1. Assigning custom metadata to clips - requires applications ingesting the files to recognize the "planning metadata" XML files. This also includes being able to set the naming prefix being used by the camcorder by a) remotely sending the planning metadata file over a Ethernet connection or b) transferring it using an SxS card). this aspect is available on the PMW-160, PMW-200.
2. Logging while seeing proxy video over a Ethernet connection (WiFi) - this is available for the shouldermount XDCAM camcorders which record proxy video while shooting. (i.e PDW-700, PDW-F800, PMW-500).
Q: On the PMW-200, does the the beginning and end of a zoom, ramp? In other words, is the start and stop of a zoom abrupt, or does it slightly speed up/slow down, like a pro eng lens?
Chuck: There is a slight ramping
Chuck: The lens is surprisingly smooth, especially compared to the EX3 I commonly use
Q: How many of the outputs will work simultaneously?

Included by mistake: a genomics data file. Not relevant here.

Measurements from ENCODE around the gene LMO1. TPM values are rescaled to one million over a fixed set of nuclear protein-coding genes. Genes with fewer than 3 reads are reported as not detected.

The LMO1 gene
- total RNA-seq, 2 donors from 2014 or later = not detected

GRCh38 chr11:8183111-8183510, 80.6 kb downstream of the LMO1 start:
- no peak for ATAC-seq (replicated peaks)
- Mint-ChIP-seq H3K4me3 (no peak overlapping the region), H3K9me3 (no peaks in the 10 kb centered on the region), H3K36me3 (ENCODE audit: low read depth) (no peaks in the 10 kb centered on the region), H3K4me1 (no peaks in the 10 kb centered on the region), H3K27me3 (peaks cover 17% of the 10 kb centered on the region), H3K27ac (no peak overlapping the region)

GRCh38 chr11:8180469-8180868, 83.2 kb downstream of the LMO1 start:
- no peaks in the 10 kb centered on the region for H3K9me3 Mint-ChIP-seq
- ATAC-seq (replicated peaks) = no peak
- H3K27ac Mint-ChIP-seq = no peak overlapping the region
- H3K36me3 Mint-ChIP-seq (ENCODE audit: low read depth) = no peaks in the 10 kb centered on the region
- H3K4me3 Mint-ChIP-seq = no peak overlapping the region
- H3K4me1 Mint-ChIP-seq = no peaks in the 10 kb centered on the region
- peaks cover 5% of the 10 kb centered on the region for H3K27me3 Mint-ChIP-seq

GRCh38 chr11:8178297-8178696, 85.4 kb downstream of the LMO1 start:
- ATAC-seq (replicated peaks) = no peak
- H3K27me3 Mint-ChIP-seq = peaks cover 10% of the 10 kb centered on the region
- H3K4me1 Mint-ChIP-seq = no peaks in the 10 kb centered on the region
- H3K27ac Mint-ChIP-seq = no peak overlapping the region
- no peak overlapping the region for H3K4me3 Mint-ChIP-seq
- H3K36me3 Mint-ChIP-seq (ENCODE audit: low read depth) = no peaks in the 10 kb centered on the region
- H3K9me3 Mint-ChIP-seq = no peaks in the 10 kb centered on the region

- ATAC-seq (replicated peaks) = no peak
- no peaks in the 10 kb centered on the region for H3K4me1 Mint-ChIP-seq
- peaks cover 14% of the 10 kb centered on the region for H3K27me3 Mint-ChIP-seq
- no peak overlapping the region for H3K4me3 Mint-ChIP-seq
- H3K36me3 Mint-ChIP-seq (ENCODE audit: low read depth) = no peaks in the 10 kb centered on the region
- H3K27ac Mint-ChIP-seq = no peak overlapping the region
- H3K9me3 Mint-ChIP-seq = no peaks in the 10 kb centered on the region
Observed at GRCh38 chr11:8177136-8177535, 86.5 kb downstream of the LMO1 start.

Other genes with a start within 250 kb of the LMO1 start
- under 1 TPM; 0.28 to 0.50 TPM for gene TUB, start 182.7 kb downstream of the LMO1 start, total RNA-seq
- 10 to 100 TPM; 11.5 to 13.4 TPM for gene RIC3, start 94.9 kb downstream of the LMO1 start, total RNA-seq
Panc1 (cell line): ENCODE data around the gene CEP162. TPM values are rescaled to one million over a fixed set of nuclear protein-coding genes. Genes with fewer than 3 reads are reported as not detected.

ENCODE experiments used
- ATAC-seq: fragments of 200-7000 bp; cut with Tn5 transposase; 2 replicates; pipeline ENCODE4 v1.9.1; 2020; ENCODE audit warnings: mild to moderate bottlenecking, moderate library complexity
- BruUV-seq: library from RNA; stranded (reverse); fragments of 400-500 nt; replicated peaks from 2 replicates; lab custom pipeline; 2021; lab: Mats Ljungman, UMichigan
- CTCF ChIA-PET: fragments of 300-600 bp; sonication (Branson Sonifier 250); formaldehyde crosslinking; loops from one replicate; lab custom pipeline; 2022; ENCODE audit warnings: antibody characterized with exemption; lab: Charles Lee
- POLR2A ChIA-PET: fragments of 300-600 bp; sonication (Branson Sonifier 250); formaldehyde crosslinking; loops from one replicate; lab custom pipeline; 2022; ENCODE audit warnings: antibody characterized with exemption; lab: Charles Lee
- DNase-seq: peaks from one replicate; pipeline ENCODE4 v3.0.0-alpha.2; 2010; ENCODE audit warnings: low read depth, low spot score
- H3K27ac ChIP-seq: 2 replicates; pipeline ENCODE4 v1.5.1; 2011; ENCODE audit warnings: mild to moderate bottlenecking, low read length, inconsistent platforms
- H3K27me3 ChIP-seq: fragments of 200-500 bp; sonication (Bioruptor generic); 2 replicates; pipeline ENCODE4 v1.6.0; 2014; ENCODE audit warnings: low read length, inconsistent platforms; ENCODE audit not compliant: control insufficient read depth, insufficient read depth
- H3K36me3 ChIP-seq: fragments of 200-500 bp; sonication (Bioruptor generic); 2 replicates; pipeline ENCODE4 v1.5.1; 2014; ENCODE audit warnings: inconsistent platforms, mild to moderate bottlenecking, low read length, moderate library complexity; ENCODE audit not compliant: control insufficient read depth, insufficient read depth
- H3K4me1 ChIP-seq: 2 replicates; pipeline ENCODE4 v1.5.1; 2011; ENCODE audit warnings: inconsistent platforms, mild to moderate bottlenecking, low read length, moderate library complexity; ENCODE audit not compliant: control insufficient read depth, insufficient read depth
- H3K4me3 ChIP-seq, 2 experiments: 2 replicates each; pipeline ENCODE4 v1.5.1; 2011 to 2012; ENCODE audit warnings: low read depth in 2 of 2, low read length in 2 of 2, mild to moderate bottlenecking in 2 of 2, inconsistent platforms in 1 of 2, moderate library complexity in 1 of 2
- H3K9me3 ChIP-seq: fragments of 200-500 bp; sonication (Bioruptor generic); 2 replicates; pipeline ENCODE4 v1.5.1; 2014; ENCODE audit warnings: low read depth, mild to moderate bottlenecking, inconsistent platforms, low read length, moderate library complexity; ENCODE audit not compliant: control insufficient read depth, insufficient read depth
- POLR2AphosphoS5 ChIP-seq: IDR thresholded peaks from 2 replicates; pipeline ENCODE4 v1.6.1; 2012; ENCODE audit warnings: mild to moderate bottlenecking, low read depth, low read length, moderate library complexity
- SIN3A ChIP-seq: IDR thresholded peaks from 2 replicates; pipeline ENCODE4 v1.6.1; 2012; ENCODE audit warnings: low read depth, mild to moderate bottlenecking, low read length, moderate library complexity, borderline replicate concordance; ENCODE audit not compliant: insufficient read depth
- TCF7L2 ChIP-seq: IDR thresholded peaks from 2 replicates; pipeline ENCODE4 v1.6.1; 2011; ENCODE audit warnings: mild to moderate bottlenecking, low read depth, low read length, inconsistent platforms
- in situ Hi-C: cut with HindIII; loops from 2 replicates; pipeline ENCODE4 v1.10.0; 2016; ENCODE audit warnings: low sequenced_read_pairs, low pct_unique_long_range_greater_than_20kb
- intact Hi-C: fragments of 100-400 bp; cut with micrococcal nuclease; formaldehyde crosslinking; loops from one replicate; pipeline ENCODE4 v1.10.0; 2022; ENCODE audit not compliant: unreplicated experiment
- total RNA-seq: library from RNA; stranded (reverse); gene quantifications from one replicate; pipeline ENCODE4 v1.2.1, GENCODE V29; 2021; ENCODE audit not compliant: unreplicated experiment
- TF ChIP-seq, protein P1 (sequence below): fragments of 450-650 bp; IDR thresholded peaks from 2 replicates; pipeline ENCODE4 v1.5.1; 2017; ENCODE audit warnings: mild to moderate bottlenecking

Chris Tsai: Many of the outputs are active simultaneously, but exactly how many depends upon the recording mode (i.e. 24p, 59.94i, or SD, etc) and if you have configured the outputs ( i.e HD output or SD output).
Chris Tsai: The PMW-200 (and PMW-160) also have a few additional I/O: TC In/Out (BNC) - (switchable)
Genlock In/Composite Video Out (BNC) (switchable)
Chris Tsai: For current PMW-EX1 owners, I forgot to mention that the PMW-200 LCD is same size, but higher resolution than PMW-EX1/R (3.5 in/852x480 vs 640x480)
Q: Chuck, did you try shooting any multicam with the 200 or 160 ? -- and if so, did you try and how were you able to match it with your F3 or EX3?
Chuck: I just shot a music video using the F3 with S-log and the 200 with HG 4 and I was able to come pretty close